Looking back: The Legend of Zelda

We dissect each and every game in this legendary franchise

The Legend of Zelda: Four Swords Adventures | GC (2004)

A nearly unnoticed GBA side project becomes its own full-fledged game, dragging Zelda into multiplayer territory. And you know what? It friggin' works.

The legend: The seal surrounding a powerful wizard has become weak, so Link, Zelda and a group of maidens investigate. When they arrive, Shadow Link abducts the maidens and tucks them away in crystals a la Link to the Past. Link then obtains the Four Sword, which splits him into four separate Links and also releases the aforementioned wizard, Vaati. After a long trek through an abridged Hyrule, the four Links stop Vaati and his master - yup, you guessed it, Ganon.

Master swords: This is more of a time killer than a true Zelda adventure. As such, most of the graphics, items, sound effects and enemies are recycled from previous games. The emphasis was put entirely on the multiplayer aspect, with each Link responding to a different player. Up to four could play at once, each trying to beat more enemies and collect more Force Gems than the rest. Sure, you had to team up to move large boulders, solve certain puzzles or tackle stronger enemies, but the atmosphere inevitably turned competitive, with green Link tossing blue Link off a bridge or into the drink.

The Force Gem hoarding wasn't just about points though. If you hadn't collected a set amount by the time you got to a boss (every three stages), you had to take a step back and try again. This became a huge nuisance once the levels started ballooning into multi-stage escapades, though the ability to split up did alleviate some of the backtracking troubles. For example, one Link could enter a house or proceed through a dungeon while the others fought on the overworld - the spelunking Link would appear on your connected Game Boy, while the rest would be on the main TV. It was one hell of a sight to see, and even more fun to play. We never would have imagined a multiplayer Zelda could work, but here it is, nearly forgotten to time.

Best Moment: Getting four people (with four GBAs and four Link Cables) together for a multiplayer brawl.

I AM ERROR: Um, yeah... all that cool stuff up there? The multiplayer bit with the pushing and shoving and stealing of Gems? Doesn't work with one person. The game kinda loses its appeal when played all alone, as the controls really weren't designed to handle four Links at once. But even having four willing bodies isn't enough, as each person needs a Game Boy Advance and a Link Cable. What are the odds that all those criteria will be met? We managed to tear through the game as it was meant to be played and loved it, but we sincerely doubt that was the case for everyone else. It was possible to play with just two people, but it's just not the same. The graphics are two generations behind the GameCube, but we aren't holding that against Four Swords Adventures - we love all the extra effects and huge amount of enemies displayed at the same time.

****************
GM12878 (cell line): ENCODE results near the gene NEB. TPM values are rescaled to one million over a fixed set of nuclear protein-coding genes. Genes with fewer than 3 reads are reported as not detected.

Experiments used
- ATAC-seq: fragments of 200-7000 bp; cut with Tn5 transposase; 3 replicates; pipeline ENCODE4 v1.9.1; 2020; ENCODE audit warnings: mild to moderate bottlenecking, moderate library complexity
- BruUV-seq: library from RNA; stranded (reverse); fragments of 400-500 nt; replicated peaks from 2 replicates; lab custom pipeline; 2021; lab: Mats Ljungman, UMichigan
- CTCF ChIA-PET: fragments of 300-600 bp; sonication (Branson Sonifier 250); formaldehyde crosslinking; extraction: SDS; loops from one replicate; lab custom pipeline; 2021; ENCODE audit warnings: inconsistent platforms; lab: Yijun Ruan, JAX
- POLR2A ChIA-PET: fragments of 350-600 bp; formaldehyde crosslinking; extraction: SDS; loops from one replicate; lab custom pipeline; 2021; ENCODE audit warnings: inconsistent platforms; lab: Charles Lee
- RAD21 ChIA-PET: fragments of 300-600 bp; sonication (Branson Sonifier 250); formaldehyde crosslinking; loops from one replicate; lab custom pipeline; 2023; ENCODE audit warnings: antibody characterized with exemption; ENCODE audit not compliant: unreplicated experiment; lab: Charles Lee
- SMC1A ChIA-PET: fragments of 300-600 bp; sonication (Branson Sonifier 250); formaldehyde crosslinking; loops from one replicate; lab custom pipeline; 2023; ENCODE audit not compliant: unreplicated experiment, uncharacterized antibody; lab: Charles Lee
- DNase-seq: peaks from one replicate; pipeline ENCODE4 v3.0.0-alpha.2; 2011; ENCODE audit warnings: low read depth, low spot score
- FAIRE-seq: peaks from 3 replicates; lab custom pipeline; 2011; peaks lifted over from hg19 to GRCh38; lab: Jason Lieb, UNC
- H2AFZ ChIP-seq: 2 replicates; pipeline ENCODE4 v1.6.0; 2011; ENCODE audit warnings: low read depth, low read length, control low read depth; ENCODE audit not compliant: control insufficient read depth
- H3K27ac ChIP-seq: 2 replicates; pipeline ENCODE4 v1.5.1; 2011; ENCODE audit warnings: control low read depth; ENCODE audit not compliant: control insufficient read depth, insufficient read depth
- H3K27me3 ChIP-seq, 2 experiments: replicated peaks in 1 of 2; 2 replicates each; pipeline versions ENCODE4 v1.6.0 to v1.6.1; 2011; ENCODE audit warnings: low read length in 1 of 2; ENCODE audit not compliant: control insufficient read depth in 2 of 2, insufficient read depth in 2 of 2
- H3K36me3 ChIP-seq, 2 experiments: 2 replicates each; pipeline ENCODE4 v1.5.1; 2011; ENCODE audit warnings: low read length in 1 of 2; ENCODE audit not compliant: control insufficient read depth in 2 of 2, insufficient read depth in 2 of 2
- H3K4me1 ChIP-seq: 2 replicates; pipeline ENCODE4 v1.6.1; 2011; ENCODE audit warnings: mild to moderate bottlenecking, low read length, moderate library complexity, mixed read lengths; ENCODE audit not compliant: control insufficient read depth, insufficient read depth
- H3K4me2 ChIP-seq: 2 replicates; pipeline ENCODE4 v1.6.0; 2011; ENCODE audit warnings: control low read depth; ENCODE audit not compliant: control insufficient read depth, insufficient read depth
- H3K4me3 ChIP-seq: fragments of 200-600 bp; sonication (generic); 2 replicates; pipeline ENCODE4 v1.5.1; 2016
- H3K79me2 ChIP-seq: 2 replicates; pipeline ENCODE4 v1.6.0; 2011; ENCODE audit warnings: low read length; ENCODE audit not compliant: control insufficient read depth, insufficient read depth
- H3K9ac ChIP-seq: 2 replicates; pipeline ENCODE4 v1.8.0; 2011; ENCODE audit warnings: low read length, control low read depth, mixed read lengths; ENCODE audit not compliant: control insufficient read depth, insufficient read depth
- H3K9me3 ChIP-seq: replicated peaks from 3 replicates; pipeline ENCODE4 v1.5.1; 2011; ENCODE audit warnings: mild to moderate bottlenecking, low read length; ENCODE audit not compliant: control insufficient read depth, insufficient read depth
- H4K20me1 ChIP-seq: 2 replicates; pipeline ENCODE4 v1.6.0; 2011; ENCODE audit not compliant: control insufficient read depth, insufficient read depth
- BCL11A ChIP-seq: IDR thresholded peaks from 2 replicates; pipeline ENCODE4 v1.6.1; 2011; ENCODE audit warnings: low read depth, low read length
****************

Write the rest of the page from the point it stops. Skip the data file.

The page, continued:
It's a secret to everybody: Four Swords began as a bonus game attached to the GBA version of Link to the Past. Most everything here got its start on that cart two years earlier - The villain Vaati was practically an unknown when he appeared here. His only prior appearance was that same GBA cart - In an effort to encourage multiplayer games, it came packed with a bonus Link Cable - Though there's no direct connection to Wind Waker, this game borrows many visual cues from that 'tooned-up adventure.

Hero of time? No way. We love it, respect it and applaud it, but calling this the best Zelda ever is misunderstanding what the word "Zelda" means. 8/10

Best Moment: Getting four people (with four GBAs and four Link Cables) together for a multiplayer brawl.

I AM ERROR: Um, yeah... all that cool stuff up there? The multiplayer bit with the pushing and shoving and stealing of Gems? Doesn't work with one person. The game kinda loses its appeal when played all alone, as the controls really weren't designed to handle four Links at once. But even having four willing bodies isn't enough, as each person needs a Game Boy Advance and a Link Cable. What are the odds that all those criteria will be met? We managed to tear through the game as it was meant to be played and loved it, but we sincerely doubt that was the case for everyone else. It was possible to play with just two people, but it's just not the same. The graphics are two generations behind the GameCube, but we aren't holding that against Four Swords Adventures - we love all the extra effects and huge amount of enemies displayed at the same time.

It's a secret to everybody: Four Swords began as a bonus game attached to the GBA version of Link to the Past. Most everything here got its start on that cart two years earlier - The villain Vaati was practically an unknown when he appeared here. His only prior appearance was that same GBA cart - In an effort to encourage multiplayer games, it came packed with a bonus Link Cable - Though there's no direct connection to Wind Waker, this game borrows many visual cues from that 'tooned-up adventure.

Hero of time? No way. We love it, respect it and applaud it, but calling this the best Zelda ever is misunderstanding what the word "Zelda" means. 8/10

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